Abstract: In the aftermath of the Great Recession, when various policies for regulating credit liquidity were introduced, the US Fed and other central banks placed more emphasis on the interest on reserves than the more traditional required reserve ratio. This paper employs a model with endogenous credit risk, a balance sheet channel, a cost channel and bank equity requirements, to examine the macroprudential role of the interest on reserves and the required reserve ratio and compare their welfare implications. Two transmission channels are identified, the deposit rate and the balance sheet channels. The required reserve ratio is shown to have conflicting effects through these two channels mitigating its policy effectiveness as a credit regulation tool. Conversely, with the interest on reserves both these channels complement each other in reducing the output gap, the cost channel and inflation. The results show that as a credit regulation tool the interest on reserves requires lower policy rate intervention and yields superior welfare outcomes to both the required reserve ratio and credit-augmented Taylor rules.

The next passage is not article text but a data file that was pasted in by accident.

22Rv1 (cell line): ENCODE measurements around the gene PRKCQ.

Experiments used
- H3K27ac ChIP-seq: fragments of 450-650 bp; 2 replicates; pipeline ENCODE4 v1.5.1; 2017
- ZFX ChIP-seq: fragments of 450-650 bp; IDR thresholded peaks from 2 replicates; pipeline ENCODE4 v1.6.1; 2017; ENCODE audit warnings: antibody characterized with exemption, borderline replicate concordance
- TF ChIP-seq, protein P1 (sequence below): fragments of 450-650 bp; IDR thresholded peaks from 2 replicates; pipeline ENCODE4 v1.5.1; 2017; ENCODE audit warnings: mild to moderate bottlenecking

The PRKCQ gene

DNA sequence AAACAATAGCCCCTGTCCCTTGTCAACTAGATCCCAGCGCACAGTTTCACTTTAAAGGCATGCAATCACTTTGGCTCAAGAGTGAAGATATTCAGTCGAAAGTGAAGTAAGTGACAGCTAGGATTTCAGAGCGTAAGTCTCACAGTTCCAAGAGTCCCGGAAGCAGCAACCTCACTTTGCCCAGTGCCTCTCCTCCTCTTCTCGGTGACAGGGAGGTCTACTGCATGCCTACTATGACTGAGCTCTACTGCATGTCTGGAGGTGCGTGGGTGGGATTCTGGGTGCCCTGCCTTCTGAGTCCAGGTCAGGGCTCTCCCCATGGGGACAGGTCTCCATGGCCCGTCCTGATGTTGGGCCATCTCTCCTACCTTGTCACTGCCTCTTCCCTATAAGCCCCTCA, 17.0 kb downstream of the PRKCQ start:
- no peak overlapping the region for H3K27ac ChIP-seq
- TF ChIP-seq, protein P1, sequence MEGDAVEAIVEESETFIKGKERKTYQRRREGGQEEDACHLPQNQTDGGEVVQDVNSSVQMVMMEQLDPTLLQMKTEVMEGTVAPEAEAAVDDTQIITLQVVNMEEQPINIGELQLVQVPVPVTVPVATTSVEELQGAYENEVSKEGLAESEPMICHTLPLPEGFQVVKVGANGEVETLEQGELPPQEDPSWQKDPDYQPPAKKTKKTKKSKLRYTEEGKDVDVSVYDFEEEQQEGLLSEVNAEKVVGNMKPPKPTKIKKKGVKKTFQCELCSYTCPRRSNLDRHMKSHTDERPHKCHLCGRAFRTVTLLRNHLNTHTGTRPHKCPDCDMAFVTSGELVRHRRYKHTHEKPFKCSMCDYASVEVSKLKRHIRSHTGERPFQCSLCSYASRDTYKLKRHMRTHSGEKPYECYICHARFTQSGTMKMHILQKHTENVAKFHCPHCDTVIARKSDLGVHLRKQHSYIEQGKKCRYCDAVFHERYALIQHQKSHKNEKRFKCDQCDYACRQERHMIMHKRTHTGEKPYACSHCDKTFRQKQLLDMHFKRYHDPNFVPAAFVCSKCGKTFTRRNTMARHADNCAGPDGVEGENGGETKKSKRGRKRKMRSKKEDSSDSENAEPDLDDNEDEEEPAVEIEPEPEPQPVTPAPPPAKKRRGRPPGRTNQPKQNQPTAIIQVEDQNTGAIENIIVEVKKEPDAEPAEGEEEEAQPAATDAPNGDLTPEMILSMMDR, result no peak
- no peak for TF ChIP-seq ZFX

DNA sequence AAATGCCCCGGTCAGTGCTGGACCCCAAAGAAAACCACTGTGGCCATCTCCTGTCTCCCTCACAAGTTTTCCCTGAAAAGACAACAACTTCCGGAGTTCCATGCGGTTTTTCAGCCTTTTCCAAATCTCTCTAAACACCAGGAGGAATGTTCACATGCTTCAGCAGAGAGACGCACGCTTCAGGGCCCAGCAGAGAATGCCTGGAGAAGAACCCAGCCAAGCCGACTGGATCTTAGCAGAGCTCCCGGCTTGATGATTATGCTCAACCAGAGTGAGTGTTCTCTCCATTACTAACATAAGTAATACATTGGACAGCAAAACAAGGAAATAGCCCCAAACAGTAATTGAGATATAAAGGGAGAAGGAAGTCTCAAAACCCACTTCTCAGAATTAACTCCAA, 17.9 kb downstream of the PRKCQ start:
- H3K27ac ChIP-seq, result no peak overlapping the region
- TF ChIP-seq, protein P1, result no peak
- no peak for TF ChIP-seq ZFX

Date: 2016
  3. By: Arias, Jonas; Caldara, Dario; Rubio-Ramírez, Juan Francisco
    Abstract: This paper studies the effects of monetary policy shocks using structural VARs. We achieve identification by imposing sign and zero restrictions on the systematic component of monetary policy. We consistently find that an increase in the fed funds rate induces a contraction in output. We also show that the identification strategy in Uhlig (2005), which imposes sign restrictions on the impulse responses to a monetary shock, does not satisfy our restrictions on the systematic component of monetary policy with high posterior probability. This finding accounts for the difference in results with Uhlig (2005), who found that contractionary monetary policy shocks have no clear effect on output. When we reconcile the two approaches by combining both sets of restrictions, monetary policy shocks remain contractionary.
    Date: 2016–11
  4. By: Garcés Díaz Daniel
    Abstract: Forecasts of inflation in the United States since the mid eighties have had smaller errors than in the past, but those conditional on commonly used variables cannot consistently beat the ones from univariate models. This paper shows through simple modifications to the classical monetary model that something similar occurred in those major Latin American economies that achieved their own "Great Moderation." For those countries that did not attain macroeconomic stability, inflation forecasting conditional on some variables has not changed. Allowing the parameters that determine Granger causality to change when the monetary regime does, makes possible the estimation of parsimonious inflation models for all available data (eight decades for one country and five for the others). The models so obtained ouperform others in pseudo out-of-sample forecasts for most of the period under study, except in the cases when an inflation targeting policy was successfully implemented.
    Keywords: Money;exchange rate;cointegration;inflation forecasting
    JEL: C32 E41 E42 E52
    Date: 2016–12
  5. By: Serdar Kabaca